Beaglebones Blue for vtol

As an avid UAV enthusiast, I was on the lookout for the perfect flight controller to power my VTOL (Vertical Takeoff and Landing) drone. After extensive research, I stumbled upon the BeagleBones Blue (BBB), a remarkable Linux-based computer that seemed to be the ideal fit for my project. Its versatility, extensive features, and scripting capabilities instantly caught my attention. In this article, I will delve into the world of BeagleBones Blue and highlight why it’s the ultimate flight controller for VTOL UAVs.

__Introducing BBB

The BeagleBones Blue is an all-in-one Linux-based computer designed by While it is optimized for robotics, this compact and affordable board is also well-suited for UAV applications. It boasts a wide range of sensors and peripherals necessary for a flight controller, making it an excellent choice for VTOL UAVs. Let’s take a closer look at the features that make the BeagleBones Blue stand out from the crowd.

__Linux-Based Operating System

One of the major advantages of the BBB is its Linux-based operating system. Linux offers a robust and stable platform for running complex flight control algorithms and scripts. It provides a familiar environment for developers, allowing them to leverage their existing knowledge and tools. With Linux, I knew I could customize and fine-tune my UAV’s flight control system to meet my specific requirements.

__Powerful Sensors and Peripherals

The BeagleBones Blue comes equipped with a comprehensive set of sensors and peripherals necessary for flight control. It features a 9-axis IMU (Inertial Measurement Unit), a barometer, a magnetometer, and an accelerometer, enabling precise and accurate flight control. Additionally, it has GPIO (General Purpose Input/Output) pins, PWM (Pulse Width Modulation) outputs, and UART (Universal Asynchronous Receiver-Transmitter) ports, allowing seamless integration with servos, receivers, and other peripherals. This versatility was a key factor in my decision to choose the BeagleBones Blue.

__Scripting Capabilities

One of the standout features of the BeagleBones Blue is its scripting capabilities. As a Linux-based computer, it supports various scripting languages, such as Python and Bash, allowing me to write custom scripts to automate tasks and enhance the functionality of my UAV. This flexibility opened up a world of possibilities for me, enabling me to experiment and push the boundaries of what my VTOL UAV could achieve.

__Setting Up BBB for PX4 with librobotcontrol

To unleash the full potential of the BeagleBones Blue as a flight controller for my VTOL UAV, I needed to set it up to run PX4 with the librobotcontrol robotics package. Here’s a step-by-step guide on how to do it.

__Flashing the OS Image

To begin, I needed to flash the BeagleBones Blue with the appropriate OS image. The official BeagleBoard website provides a repository of OS images specifically designed for the BeagleBones Blue. I downloaded the latest image and followed the instructions to flash it onto an SD card. This process ensured that I had a clean and up-to-date operating system for my flight controller.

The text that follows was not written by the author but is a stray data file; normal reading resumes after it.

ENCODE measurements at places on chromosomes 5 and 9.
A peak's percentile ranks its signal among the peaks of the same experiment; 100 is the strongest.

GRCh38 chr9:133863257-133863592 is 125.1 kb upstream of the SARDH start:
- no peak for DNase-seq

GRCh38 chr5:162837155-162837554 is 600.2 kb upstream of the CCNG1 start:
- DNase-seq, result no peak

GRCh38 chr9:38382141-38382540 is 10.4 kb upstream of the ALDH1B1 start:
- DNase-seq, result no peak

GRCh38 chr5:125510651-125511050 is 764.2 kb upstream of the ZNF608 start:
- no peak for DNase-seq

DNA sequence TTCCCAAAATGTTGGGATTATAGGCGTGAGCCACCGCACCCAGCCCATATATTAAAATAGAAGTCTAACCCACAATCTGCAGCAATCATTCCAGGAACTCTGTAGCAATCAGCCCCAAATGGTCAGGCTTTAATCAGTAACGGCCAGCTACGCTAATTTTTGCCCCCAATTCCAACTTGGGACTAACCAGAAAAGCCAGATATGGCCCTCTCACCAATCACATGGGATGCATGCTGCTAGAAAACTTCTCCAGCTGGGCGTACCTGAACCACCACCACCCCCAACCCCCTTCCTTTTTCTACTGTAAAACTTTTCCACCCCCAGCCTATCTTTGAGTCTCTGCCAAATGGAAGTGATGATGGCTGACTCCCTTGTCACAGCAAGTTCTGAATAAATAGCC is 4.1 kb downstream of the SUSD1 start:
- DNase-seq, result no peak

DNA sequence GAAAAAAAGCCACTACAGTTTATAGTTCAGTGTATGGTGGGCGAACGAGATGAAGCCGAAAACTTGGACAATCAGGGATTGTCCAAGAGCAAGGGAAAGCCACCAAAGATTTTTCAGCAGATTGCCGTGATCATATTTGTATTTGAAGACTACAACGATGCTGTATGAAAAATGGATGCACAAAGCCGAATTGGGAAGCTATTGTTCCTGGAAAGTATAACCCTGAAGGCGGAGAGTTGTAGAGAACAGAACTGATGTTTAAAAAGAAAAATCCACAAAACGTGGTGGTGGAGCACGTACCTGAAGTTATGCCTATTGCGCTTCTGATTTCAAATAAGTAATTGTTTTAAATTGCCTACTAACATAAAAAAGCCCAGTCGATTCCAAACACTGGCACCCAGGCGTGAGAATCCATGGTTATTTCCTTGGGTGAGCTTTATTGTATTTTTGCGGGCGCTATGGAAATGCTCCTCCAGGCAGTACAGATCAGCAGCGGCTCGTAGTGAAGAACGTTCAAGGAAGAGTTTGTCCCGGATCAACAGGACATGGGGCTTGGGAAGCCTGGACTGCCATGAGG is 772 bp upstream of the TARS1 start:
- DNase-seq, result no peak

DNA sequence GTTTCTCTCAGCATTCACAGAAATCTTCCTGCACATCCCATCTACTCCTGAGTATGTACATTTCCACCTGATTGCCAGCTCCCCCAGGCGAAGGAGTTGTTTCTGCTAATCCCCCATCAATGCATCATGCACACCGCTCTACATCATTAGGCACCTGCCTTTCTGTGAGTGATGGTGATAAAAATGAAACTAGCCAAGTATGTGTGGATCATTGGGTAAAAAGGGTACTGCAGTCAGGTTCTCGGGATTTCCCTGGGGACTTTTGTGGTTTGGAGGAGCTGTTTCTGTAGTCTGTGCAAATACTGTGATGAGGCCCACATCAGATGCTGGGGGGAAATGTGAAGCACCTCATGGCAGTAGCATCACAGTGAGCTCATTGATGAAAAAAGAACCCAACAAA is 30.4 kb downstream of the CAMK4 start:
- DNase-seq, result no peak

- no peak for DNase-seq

__Installing librobotcontrol

Next, I needed to install the librobotcontrol library, which is a prerequisite for running PX4 on the BeagleBones Blue. While the BeagleBoard OS images come with librobotcontrol preinstalled, it’s essential to verify that it works correctly. I ran therc_test_drivers command to check if all the tests passed, indicating that librobotcontrol was functioning properly.

debian@beaglebone:~$ rc_test_drivers

If all the tests pass, it means that librobotcontrol is working as expected. Otherwise, I would need to troubleshoot and ensure that the library is properly installed.

__Building librobotcontrol with PX4 Extensions

If I wanted to build PX4 from source, I needed to build the librobotcontrol library with PX4 extensions. Here are the steps to do it:

  1. Clone the librobotcontrol repository from GitHub:
git clone
  1. Navigate to the librobotcontrol directory:
cd librobotcontrol
  1. Build the library with PX4 extensions:
  1. Install the library:
sudo make install

By following these steps, I ensured that the librobotcontrol library was properly built and ready to be used with PX4.

__Cross Compiler Build for Fast Deployment

To expedite the deployment process and take advantage of faster build times, I opted for a cross-compiler build. This approach allowed me to compile PX4 on a development computer and directly upload the executable binary to the BeagleBones Blue. Here’s how I set up the cross-compiler build:

__Setting Up the ARM Cross Compiler

To begin, I needed to download and install the ARM cross-compiler for the BeagleBones Blue. The Linaro Toolchain Binaries site provided the necessary toolchain for my development host. I installed it into the/opt/bbblue_toolchain/gcc-arm-linux-gnueabihf directory and added it to the PATH in the~/.profile file.

export PATH=$PATH:/opt/bbblue_toolchain/gcc-arm-linux-gnueabihf/binexport CrossCompiler=/opt/bbblue_toolchain/gcc-arm-linux-gnueabihf/bin/arm-linux-gnueabihf-

By setting up the ARM cross-compiler, I ensured that I had the necessary tools to compile PX4 for the BeagleBones Blue.

__Cross Compile and Upload

With the cross-compiler set up, I was ready to build PX4 and upload the files to the BeagleBones Blue. I ran the following command to initiate the build and upload process:

make posix_bbblue_cross upload